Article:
There are three trends, and each in and of themselves is significant. One is what we call the sharing economy — it’s really more the on-demand economy. The second piece is the Internet of Things — all kinds of devices, billions of devices getting networked. And the third is big data and analytics — the ability to understand and manipulate trends from all those devices.
What those three things together mean is that all of the world, potentially, is networked. It’s not just that you go somewhere to a computer or you go to your phone to get access to information. It’s that potentially everything is a data generator, and that datacanbeintegrated,analysed, processed and manipulated.
What that means is the kinds of trends and the kinds of developments that we saw online are now happening offline.… The theory of disruptive innovation is a serious academic theory, but far too often, people in business and entrepreneurship and in the media use the word ‘disruption’ as just kind of a synonym for new technology.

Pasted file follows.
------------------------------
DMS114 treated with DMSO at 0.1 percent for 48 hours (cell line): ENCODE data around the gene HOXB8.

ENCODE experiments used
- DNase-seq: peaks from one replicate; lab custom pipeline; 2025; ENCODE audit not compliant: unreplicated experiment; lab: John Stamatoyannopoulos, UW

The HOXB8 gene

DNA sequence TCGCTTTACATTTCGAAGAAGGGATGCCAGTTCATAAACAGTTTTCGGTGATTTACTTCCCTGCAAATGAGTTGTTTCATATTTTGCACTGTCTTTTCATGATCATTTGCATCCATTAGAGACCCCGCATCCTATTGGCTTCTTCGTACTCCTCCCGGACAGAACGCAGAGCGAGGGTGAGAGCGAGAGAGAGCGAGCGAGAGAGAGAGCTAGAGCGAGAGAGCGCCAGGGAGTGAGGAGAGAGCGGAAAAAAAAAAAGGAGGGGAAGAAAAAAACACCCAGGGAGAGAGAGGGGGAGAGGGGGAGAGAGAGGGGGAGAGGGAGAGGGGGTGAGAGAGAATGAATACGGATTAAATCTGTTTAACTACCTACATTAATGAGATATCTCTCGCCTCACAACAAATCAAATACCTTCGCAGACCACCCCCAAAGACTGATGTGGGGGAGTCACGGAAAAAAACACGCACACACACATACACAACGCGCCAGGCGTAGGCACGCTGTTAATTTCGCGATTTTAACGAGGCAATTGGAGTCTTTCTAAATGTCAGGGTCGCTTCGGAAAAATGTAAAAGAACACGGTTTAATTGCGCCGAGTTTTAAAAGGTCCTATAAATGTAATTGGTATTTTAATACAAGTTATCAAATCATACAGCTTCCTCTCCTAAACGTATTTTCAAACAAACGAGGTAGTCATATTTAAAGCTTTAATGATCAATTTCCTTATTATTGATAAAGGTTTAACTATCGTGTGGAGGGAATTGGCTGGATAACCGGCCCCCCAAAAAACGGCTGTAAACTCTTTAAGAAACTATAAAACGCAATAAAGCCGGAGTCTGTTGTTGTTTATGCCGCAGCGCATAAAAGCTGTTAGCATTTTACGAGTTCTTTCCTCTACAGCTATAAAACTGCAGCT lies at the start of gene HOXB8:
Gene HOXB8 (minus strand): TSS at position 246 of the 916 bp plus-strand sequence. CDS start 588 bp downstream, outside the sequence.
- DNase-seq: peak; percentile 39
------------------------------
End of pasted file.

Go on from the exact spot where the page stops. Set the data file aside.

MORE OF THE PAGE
The reality is, it’s not that you have one market, and suddenly a bunch of new companies come in and replace that market. Often, the new markets are different. We tend to assume that there is one set of rules for the real world, and there’s one set of rules for the digital world, and that’s a mistake because, increasingly, there is just the world.
From “How to Regulate Innovation — Without Killing It”